Harnessing materials that have a negative index of refraction could make it possible to take optical images of objects that are smaller than the wavelength of visible light, including molecules such as DNA, for research and medical imaging; the development of "photo-nanolithography," which would make it possible to etch smaller electronic devices and circuits, resulting in more powerful computers; new types of antennas, computer components and consumer electronics such as cell phones that use light instead of electricity for carrying signals and processing information, resulting in faster communications.
A major obstacle now hindering development of opto-electronic devices is that wavelengths of light are too large to fit into the tiny features needed for miniature circuits and components. "Plasmonic nanomaterials," however, could make it possible to squeeze light waves into much smaller spaces, Shalaev said.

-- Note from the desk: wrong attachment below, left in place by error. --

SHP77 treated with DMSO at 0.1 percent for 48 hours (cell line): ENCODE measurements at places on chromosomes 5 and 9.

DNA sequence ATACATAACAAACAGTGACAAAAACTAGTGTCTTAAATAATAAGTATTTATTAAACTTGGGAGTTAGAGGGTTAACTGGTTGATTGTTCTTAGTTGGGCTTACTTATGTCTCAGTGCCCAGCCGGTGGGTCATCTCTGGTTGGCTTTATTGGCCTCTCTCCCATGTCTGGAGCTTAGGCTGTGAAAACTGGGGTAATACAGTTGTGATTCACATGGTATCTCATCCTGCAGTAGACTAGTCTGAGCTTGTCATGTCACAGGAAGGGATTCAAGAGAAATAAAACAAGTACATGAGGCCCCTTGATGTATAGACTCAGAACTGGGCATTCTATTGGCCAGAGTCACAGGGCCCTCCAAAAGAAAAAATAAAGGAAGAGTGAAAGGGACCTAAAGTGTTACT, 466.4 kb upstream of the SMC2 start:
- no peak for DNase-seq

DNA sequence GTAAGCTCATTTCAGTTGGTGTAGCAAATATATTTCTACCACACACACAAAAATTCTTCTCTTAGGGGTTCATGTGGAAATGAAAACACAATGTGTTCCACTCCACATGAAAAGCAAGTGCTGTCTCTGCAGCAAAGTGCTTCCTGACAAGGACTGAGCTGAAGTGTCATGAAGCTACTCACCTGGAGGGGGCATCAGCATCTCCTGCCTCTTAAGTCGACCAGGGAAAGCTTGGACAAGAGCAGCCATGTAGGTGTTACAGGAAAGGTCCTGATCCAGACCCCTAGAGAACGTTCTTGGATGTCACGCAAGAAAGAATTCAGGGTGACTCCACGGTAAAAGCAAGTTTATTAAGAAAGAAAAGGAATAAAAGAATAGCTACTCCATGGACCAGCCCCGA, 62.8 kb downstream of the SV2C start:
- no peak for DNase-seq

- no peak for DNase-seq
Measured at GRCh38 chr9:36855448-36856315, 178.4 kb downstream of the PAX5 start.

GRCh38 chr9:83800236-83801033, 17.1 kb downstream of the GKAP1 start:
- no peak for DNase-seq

Various research groups have fabricated "metamaterials" made of tiny metal rings and rods, which have a negative index of refraction. No metamaterials have yet been created that have negative refraction indices for visible light, but now the Purdue researchers have created the first metamaterial with a negative refractive index in the near-infrared portion of the spectrum. This is just beyond the range of visible light, demonstrating the feasibility of applying the concept to communications and computers.
"The challenge was to fabricate a structure that would have not only an electrical response, but also a magnetic response in the near-infrared range," Shalaev said.